Directed distance to a directed line

by Baba-k
Tags: directed, distance, line
Baba-k is offline
Mar13-11, 10:06 AM
P: 9

I've reached a question in a maths text book I'm reading that I'm having some trouble with. Any help/suggestion would be greatly appreciated. The question it self is short but there are a couple of paragraphs which set it up that I've copied directly out of the book.

1. The problem statement, all variables and given/known data
We distinguish a positive and a negative side of a directed line l as follows. Let P be any point not on l, and let Q be the foot of the perpendicular to l through P. Then P is on the positive or negative side of l according as the angle from l to the directed line QP is 90 or -90 degrees.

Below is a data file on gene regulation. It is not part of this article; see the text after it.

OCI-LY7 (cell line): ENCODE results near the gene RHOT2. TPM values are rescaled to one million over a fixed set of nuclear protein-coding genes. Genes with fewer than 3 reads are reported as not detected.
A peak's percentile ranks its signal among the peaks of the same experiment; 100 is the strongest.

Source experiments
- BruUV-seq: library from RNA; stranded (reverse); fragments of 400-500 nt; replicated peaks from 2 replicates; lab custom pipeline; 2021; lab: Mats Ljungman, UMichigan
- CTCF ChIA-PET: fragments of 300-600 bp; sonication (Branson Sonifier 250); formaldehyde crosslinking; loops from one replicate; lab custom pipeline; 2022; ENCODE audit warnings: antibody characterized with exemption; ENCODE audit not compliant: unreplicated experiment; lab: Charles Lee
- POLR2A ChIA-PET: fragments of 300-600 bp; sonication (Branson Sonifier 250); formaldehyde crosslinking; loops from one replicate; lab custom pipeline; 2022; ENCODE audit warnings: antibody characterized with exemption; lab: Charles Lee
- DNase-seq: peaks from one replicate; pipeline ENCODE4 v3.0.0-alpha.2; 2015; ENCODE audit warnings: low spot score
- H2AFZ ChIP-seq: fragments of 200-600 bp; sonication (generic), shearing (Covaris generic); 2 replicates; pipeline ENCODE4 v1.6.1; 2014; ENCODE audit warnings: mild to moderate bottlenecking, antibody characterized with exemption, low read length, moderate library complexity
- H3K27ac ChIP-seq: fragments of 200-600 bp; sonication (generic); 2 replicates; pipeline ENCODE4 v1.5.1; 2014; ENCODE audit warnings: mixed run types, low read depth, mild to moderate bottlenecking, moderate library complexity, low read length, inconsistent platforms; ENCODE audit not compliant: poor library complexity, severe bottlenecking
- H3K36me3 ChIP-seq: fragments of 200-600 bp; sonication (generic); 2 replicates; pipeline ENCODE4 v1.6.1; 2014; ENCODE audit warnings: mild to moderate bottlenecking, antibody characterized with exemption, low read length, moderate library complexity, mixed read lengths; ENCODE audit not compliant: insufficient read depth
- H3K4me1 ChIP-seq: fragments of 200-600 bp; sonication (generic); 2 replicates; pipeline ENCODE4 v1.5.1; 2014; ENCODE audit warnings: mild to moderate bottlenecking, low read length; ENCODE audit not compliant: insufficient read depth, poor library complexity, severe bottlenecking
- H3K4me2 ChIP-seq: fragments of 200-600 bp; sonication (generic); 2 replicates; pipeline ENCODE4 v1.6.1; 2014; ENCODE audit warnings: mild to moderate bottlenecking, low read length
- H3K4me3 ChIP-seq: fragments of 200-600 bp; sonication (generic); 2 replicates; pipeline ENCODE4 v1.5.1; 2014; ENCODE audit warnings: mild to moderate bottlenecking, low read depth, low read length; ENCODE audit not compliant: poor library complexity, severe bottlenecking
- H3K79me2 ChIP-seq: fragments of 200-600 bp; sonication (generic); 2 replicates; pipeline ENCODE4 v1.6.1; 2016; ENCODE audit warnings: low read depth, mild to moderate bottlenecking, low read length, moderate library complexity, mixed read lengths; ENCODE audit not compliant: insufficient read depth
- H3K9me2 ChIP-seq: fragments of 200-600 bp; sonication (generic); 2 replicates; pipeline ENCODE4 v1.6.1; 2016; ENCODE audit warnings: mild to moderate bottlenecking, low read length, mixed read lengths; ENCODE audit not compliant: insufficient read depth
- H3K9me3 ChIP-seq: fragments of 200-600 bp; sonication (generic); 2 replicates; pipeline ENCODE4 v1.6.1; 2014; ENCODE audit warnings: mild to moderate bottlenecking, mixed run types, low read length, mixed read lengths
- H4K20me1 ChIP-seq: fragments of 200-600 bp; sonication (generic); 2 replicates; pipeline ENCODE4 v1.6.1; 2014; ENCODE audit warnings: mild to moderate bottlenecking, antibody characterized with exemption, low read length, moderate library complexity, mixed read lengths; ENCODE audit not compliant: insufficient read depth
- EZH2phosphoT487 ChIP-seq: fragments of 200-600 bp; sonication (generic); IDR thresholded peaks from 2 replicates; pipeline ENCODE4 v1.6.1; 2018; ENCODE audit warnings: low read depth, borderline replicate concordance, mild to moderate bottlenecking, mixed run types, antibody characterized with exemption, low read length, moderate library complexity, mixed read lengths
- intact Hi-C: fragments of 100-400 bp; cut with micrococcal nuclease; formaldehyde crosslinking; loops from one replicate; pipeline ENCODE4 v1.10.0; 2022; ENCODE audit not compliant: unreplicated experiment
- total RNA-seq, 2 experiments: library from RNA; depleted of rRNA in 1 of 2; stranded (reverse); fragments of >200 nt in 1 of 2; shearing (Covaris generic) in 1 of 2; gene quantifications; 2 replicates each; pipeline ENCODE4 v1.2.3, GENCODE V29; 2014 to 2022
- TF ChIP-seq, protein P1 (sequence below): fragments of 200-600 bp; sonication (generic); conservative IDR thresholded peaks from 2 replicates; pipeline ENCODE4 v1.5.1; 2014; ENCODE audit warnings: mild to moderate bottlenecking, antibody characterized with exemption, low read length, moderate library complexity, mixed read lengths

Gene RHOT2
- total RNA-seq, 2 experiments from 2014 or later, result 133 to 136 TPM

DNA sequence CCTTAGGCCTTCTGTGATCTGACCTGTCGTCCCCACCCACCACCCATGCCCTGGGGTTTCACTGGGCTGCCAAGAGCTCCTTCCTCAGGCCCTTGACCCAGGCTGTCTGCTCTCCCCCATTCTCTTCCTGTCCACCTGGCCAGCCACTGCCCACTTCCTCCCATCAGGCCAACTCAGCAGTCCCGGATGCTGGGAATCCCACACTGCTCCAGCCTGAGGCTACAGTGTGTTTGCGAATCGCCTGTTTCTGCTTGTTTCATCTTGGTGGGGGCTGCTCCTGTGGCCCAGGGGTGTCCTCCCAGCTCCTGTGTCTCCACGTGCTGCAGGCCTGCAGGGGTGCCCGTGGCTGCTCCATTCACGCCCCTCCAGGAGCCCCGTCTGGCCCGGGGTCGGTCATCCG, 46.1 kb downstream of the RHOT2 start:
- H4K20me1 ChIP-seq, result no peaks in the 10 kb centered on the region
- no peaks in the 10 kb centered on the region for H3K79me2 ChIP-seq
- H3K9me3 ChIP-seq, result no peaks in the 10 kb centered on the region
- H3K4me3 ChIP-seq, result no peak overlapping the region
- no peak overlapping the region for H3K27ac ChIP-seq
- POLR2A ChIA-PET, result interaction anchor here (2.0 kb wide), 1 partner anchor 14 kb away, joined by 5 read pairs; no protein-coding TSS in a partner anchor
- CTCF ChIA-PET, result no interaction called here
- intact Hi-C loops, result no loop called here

We shall now determine the equation of a directed line l. We draw through the orign O a line m perpendicular to l, and direct m so that the angle from it to l is 90 degrees. The angle from the directed x-axis to m will be called [tex]\beta[/tex]. Then [tex]\alpha = 90^{\circ} + \beta , \sin \alpha = \cos \beta , cos\alpha = -\sin \beta[/tex]. Let R with coordinates x1, y1 be the point where m meets l. We shall denote by d the directed distance OR on directed m.

Show that d is positive if and only if O lies on the negative side of l.

2. Relevant equations

3. The attempt at a solution
The question states that d should be positive if and only if O is on the negative side of l. However I've attached a simple sketch where (i think) d is positive when O is on the positive side (the black line being l and the green one being d and m). I'm not sure what I've done wrong to get this result, any pointers would be great :)

thanks alot
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